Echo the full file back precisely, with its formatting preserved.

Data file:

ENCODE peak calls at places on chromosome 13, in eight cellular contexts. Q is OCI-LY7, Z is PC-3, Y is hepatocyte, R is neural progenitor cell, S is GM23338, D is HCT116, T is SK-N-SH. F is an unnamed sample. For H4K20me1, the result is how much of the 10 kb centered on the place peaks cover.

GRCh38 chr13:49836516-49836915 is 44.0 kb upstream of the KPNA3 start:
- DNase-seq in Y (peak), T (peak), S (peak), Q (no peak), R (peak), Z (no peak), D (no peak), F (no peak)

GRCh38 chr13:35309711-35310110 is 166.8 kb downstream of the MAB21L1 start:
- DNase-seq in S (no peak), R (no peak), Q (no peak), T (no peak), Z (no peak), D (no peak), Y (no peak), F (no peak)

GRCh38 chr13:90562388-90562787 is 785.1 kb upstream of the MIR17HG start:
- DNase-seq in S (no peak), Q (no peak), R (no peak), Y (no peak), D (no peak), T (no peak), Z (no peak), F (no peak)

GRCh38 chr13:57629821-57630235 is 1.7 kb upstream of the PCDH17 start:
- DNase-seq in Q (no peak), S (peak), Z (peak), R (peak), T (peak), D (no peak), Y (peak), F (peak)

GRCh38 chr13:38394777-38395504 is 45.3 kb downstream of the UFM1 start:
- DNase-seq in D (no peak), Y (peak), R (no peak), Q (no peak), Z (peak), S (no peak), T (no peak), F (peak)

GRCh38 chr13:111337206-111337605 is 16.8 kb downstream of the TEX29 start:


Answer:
ENCODE peak calls at places on chromosome 13, in eight cellular contexts. Q is OCI-LY7, Z is PC-3, Y is hepatocyte, R is neural progenitor cell, S is GM23338, D is HCT116, T is SK-N-SH. F is an unnamed sample. For H4K20me1, the result is how much of the 10 kb centered on the place peaks cover.

GRCh38 chr13:49836516-49836915 is 44.0 kb upstream of the KPNA3 start:
- DNase-seq in Y (peak), T (peak), S (peak), Q (no peak), R (peak), Z (no peak), D (no peak), F (no peak)

GRCh38 chr13:35309711-35310110 is 166.8 kb downstream of the MAB21L1 start:
- DNase-seq in S (no peak), R (no peak), Q (no peak), T (no peak), Z (no peak), D (no peak), Y (no peak), F (no peak)

GRCh38 chr13:90562388-90562787 is 785.1 kb upstream of the MIR17HG start:
- DNase-seq in S (no peak), Q (no peak), R (no peak), Y (no peak), D (no peak), T (no peak), Z (no peak), F (no peak)

GRCh38 chr13:57629821-57630235 is 1.7 kb upstream of the PCDH17 start:
- DNase-seq in Q (no peak), S (peak), Z (peak), R (peak), T (peak), D (no peak), Y (peak), F (peak)

GRCh38 chr13:38394777-38395504 is 45.3 kb downstream of the UFM1 start:
- DNase-seq in D (no peak), Y (peak), R (no peak), Q (no peak), Z (peak), S (no peak), T (no peak), F (peak)

GRCh38 chr13:111337206-111337605 is 16.8 kb downstream of the TEX29 start: